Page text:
We all know that the addition of lasers automatically makes anything look 100% more awesome, but scientists have figured out how to use them make musical instruments sound better too.
Music specifically, and sound in general, comes from objects vibrating in air. Simple concept, but when one vibrating surface (like a guitar string) is amplified by another vibrating surface (like a guitar body) all kinds of complications arise, which is part of the reason why guitars sound good. Using lasers to perform what's called holographic interferometry, researchers at Cardiff University have been able to map vibrations on the micron scale to generate images of how sound emanates from instruments:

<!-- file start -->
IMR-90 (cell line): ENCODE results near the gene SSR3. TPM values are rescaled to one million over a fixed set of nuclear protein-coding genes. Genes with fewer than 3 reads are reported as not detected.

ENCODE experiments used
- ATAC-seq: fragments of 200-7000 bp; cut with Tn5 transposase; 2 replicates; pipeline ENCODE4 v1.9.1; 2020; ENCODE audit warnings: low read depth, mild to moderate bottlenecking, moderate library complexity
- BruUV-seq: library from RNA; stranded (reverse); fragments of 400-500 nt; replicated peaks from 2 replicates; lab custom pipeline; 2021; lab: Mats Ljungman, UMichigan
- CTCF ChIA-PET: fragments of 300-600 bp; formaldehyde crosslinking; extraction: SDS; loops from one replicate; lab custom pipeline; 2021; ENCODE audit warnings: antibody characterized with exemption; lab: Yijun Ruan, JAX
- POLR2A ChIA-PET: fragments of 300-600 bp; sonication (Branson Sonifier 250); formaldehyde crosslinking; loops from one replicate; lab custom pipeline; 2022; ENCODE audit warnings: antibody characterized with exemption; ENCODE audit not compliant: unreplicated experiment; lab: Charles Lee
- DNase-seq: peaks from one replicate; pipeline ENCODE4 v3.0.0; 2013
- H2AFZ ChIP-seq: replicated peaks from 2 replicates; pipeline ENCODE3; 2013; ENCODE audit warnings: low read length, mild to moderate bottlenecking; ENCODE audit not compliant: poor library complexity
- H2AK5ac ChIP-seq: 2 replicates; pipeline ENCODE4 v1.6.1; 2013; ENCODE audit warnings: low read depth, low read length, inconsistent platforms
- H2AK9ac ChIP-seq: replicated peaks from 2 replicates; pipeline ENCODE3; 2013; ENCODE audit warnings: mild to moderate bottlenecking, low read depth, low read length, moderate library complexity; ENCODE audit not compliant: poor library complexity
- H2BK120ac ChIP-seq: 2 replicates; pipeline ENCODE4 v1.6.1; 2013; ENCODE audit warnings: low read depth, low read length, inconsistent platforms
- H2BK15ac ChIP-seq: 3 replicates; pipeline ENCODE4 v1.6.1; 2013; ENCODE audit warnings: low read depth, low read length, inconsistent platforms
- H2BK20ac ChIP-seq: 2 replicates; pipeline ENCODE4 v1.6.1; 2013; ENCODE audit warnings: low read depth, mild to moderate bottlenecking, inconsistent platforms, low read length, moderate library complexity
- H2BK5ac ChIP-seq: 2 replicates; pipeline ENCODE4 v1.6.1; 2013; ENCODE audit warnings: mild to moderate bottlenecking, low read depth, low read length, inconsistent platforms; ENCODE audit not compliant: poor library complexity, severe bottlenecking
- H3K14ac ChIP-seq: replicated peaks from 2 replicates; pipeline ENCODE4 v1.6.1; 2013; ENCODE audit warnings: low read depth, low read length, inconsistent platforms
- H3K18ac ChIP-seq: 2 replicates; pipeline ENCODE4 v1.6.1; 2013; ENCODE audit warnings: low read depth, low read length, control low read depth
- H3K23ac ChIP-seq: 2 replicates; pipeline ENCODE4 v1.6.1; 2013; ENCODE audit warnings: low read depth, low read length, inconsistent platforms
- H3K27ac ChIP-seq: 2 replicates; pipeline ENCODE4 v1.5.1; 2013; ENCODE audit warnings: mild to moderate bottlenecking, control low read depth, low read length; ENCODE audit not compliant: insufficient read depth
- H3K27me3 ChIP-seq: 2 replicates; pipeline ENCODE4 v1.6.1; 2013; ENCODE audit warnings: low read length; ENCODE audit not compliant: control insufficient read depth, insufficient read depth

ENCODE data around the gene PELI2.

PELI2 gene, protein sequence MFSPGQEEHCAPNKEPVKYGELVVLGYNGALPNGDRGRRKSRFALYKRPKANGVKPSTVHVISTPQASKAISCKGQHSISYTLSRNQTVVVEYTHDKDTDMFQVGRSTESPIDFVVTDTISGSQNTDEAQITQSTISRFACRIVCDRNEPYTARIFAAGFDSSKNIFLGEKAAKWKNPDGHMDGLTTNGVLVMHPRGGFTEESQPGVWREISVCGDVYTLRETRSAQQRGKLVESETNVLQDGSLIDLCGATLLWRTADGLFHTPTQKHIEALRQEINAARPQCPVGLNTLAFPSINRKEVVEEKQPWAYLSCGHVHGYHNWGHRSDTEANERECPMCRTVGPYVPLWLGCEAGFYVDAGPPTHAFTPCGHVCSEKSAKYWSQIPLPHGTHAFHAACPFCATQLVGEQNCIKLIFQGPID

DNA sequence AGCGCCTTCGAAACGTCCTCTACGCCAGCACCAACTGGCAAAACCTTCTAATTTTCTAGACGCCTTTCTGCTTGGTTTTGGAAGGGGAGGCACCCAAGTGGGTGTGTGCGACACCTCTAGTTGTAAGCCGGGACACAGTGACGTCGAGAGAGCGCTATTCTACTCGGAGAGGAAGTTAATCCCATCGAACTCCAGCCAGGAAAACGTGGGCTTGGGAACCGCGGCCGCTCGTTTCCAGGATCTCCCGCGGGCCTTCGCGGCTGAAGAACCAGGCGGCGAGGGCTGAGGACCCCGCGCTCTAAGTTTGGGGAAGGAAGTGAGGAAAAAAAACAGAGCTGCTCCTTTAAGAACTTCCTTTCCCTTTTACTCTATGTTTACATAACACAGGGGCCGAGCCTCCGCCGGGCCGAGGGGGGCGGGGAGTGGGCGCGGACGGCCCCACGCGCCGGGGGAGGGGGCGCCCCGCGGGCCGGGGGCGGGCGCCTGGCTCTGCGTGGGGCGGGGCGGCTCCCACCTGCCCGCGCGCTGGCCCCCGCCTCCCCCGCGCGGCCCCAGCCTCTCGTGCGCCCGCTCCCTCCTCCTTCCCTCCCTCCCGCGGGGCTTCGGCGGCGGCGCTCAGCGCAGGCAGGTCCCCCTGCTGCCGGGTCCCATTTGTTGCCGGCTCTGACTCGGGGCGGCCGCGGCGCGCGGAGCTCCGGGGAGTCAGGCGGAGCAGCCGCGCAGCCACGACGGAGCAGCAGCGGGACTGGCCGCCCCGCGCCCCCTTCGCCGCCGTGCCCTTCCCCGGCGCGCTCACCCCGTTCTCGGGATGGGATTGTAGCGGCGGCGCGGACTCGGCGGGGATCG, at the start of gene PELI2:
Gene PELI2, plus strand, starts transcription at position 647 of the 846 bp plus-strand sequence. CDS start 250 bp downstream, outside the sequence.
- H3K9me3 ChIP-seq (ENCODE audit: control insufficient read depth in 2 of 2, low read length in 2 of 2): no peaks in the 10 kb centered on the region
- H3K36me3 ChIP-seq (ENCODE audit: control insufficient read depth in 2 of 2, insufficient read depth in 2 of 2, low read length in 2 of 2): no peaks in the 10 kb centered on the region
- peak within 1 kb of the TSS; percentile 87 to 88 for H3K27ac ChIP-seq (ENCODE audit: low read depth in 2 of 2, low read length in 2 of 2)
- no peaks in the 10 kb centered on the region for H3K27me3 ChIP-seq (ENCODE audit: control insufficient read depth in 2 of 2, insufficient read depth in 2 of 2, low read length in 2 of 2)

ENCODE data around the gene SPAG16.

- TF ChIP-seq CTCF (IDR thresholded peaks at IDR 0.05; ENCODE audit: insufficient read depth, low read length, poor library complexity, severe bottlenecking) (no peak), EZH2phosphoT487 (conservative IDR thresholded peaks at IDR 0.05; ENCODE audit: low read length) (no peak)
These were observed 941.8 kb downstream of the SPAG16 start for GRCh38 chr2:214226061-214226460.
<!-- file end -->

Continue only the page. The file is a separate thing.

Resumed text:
In the above image, you can see how a guitar resonates at low, medium, and high frequencies respectively. The reason that one guitar sounds different from another can be traced back to how these vibrational nodes are distributed around each guitar and how they interact with each other at different frequencies.
While we already have a reasonably good idea as to what distinguishes a nice guitar from a terrible guitar, it's harder to tell what makes an epic guitar different from a merely great guitar. By creating detailed maps of how instruments of different quality resonate, it may be possible to scientifically determine how epicness is different from greatness. And from there, we might be able to design a guitar (or any other instrument) with a tonal quality that matches or even surpasses the best instruments currently in existence.